"In the countryside you have two types of organisations — cultural and political, organised within a union. The organisation of campesinos in a union is very similar to workers organisation, but with a lot of cultural aspects.
"1952 is a point of reference [for the campesinos] because there was agrarian reform. The land was redistributed to campesinos individually. That was mostly in the Occidental region, in the west." Other regions, including the "media luna" (half moon), made up by the four departments (states) in the east that are a stronghold of the right-wing oligarchy, were forgotten in this reform, according to Chavez.
In Oriental region, for instance, some land owners today own land twice the size of the city of La Paz. Chavez also argued that "if the reform had been in the sense of communal ownership it would have been better".
"Now the government encourages the communal production", he said. "Since 2006 it has given people, original inhabitants, titles to their land. This is called Community Land of Origin. Morales is also creating new towns. The land around these towns can't be sold nor divided. In the Oriental region this does not work because the capitalists still buy the land."
"Bolivia needs human and industrial capital development", Chavez explained. "Morales only completed secondary school. The indigenous community have very few intellectuals. When they came to this [state] bureaucratic machine, lots of politicians of the right-wing tried to impress them.
"There are people interested in having the same situation as before. They don't want change. The right-wing infiltrate MAS [Movement Towards Socialism — Morales' party]. The indigenous sectors are entering the administration, but in very low positions of power. Evo started to look for professionals that have commitment to help him [fill crucial positions]."
Chavez explained the struggle industrialise Bolivia, arguing that "Bolivia has always been robbed of its natural resources. Multinationals are exploiting gas.
"There is now a plan to separate the gas into each of its components. These two problems of a lack of human and industrial capital has included a brain drain from Bolivia. All governments before now, have not been interested in education, so we have a lack of education. The question of education will take 100 years to resolve."
Chavez highlighted the international trade agreements based on solidarity and mutual development that Bolivia is part of, organised through the Bolivarian Alternative of the Americas (ALBA), the anti-corporate trading bloc spearheaded by revolutionary Venezuela and Cuba that includes Nicaragua and Bolivia, with Ecuador, Uruguay, the Dominican Republic and St Kitts currently having observer status. He pointed out that "ALBA produces $220 million worth of trade with Bolivia".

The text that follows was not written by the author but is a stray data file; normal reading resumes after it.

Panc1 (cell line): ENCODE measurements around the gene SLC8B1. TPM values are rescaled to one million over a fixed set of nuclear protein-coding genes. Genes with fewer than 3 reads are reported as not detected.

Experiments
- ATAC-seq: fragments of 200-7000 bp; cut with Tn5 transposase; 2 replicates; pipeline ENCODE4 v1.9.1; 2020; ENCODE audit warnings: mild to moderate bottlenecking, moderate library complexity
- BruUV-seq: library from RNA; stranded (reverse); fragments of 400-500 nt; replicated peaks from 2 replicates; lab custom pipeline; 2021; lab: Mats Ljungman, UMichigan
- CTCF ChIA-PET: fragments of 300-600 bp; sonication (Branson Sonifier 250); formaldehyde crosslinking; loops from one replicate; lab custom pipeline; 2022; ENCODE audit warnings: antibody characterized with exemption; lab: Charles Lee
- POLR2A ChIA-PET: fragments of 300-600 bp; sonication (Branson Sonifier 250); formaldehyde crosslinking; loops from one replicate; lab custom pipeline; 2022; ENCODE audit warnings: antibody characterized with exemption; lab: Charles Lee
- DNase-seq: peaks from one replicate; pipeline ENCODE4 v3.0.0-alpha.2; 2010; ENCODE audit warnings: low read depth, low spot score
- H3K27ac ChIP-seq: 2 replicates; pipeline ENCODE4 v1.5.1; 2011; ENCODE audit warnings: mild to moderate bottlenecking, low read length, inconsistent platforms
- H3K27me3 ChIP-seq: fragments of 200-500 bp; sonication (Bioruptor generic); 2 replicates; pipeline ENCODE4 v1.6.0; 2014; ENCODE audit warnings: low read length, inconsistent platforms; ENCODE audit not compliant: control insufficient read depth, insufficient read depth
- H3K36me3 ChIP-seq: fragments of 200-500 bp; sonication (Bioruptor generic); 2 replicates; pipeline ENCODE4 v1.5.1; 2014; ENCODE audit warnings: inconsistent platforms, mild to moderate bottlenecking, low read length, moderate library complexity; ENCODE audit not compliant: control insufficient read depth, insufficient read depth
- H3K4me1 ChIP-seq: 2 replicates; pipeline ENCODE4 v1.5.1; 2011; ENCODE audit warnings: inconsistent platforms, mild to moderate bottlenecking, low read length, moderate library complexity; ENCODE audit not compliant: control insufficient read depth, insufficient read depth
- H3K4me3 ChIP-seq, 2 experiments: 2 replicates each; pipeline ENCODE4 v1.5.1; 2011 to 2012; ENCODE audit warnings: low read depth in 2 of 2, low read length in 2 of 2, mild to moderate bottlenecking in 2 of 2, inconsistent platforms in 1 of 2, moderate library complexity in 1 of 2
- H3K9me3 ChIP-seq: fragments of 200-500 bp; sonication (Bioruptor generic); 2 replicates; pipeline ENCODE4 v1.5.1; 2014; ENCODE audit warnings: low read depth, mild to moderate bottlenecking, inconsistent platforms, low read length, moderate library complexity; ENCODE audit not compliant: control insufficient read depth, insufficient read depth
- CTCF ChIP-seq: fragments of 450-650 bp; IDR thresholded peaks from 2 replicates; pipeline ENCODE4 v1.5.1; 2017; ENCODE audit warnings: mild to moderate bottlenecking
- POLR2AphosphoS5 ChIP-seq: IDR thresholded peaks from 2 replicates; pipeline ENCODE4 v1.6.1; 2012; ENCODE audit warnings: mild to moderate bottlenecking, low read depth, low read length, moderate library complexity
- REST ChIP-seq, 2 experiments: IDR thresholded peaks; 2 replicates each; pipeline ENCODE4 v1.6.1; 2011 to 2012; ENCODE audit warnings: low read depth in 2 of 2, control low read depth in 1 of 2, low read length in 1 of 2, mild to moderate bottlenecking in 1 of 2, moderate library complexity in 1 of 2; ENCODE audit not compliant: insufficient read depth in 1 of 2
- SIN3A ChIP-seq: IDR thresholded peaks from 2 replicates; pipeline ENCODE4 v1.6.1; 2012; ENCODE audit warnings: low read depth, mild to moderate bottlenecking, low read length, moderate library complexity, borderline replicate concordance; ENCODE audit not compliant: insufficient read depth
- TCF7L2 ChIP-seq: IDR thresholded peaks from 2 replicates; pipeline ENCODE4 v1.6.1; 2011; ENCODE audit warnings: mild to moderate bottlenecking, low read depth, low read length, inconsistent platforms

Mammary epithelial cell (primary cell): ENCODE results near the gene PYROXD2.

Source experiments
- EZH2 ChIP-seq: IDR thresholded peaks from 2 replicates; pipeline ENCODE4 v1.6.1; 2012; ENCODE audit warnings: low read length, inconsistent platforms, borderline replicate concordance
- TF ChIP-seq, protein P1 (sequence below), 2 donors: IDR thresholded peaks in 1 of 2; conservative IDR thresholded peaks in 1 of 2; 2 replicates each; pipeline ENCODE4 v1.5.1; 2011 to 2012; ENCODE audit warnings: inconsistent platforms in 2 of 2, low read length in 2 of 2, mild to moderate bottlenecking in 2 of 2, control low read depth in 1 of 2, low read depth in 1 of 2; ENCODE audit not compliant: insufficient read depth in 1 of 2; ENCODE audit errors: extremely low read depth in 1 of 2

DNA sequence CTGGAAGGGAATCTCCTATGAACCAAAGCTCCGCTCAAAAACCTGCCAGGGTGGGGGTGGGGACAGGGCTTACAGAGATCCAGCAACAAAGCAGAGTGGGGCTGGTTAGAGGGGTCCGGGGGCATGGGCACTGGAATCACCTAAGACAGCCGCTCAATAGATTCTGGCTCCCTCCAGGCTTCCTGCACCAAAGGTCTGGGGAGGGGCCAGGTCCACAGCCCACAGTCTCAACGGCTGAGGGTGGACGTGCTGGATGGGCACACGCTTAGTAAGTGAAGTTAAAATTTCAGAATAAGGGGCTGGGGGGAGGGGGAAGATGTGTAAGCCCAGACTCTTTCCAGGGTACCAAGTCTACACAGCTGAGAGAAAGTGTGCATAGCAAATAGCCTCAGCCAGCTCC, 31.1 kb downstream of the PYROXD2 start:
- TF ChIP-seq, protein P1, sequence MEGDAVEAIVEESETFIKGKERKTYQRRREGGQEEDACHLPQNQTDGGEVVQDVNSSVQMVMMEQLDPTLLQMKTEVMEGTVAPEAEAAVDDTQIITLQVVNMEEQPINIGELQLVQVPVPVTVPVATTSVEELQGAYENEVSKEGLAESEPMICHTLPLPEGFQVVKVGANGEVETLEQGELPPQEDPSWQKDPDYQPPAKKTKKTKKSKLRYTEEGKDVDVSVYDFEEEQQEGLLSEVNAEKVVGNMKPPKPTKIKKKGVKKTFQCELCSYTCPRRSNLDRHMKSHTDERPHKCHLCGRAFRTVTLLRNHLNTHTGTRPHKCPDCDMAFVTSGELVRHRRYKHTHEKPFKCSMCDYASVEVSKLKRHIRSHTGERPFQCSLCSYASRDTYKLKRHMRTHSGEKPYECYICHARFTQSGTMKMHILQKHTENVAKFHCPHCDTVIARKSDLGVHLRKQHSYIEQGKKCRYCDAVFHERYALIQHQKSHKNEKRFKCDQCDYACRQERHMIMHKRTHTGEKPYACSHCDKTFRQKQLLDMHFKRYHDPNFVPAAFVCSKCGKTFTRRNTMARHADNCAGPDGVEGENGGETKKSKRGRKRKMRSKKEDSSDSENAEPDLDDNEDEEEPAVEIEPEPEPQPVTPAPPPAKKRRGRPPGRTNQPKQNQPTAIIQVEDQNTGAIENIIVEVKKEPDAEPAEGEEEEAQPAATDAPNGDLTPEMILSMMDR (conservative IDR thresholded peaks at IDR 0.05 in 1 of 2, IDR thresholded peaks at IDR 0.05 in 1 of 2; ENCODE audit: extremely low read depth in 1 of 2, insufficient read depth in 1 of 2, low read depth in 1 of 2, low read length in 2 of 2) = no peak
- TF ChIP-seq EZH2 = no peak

However, he also pointed out that "trade with America is worth $400 million. Bolivian produce is basic — soya, minerals and other agricultural products. We export gas to Brazil and Argentina . All of Bolivian exports are primary products. We have real problems of industrialisation."
The government has introduced a new tax on gas and oil corporations. Chavez said that in 2003, these companies paid $180 million in tax to the Bolivian government, but in 2007, they paid $2 billion.
Chavez explained that this "is not a nationalisation — but a good negotiation. The nationalisation of gas and petrol was not just a straight 83% [of profits from operations involving large gas fields] going to the Bolivian state [through taxes and royalties]. The government also negotiated individual contracts with 44 of these companies.
"There is not yet a [properly functioning] public, government owned hydrocarbon company. It is necessary to reconstruct it, because it died in 1996. This is a long process — in this, we are 150 years behind Europe."
Chavez argued: "Government hand-outs like Renta Dignidad (a new pension) and Juancito Pinto (payment to families for children's schooling) are welcome if they contribute to improving people's quality of life. Money that before went to corruption now goes to people.
"But, it mustn't stay at this level. It must be accompanied with a greater stimulation to education, technical and professional formation. And to the industrialisation of the country. The private sector is a great engine", Chavez argued, as "it generates employment. The government now is pushing micro-enterprises, but they mustn't forget the other private sectors."
Chavez pointed out that Morales has "inherited a system of the right-wing that lived on corruption". "Corruption lives mainly in banks, within the export industry and within agribusiness. The corruption Morales inherited wasn't very explicit but the system is complex because it is very important to generate business."
He said that "the problem is not solved. It has continued, but in different ways. It has also effected MAS — and the leaders of MAS. They have sold state jobs to friends and contacts. The judicial system — the courts — are weak. There is the most corruption here."
Speaking on the direction and nature of the process of change, Chavez commented: "There is a Marxist, socialist wing in MAS. In practice, there are not changes that show this country is moving towards socialism. The economic structures are maintained. The economy has been stable, alongside the social conflict.
"The left parties have not achieved influence within the Bolivian people's struggle to look for new ways of life. Besides the differing ideological thoughts and tendencies the ones who are in the government must do things for the future.
They must make Bolivia a country with a future.
"It is a challenge to build a nation that is so underdeveloped. If they fail they will leave the doors open to the right wing. It will be a bad example for other countries" attempting social change, Chavez concluded.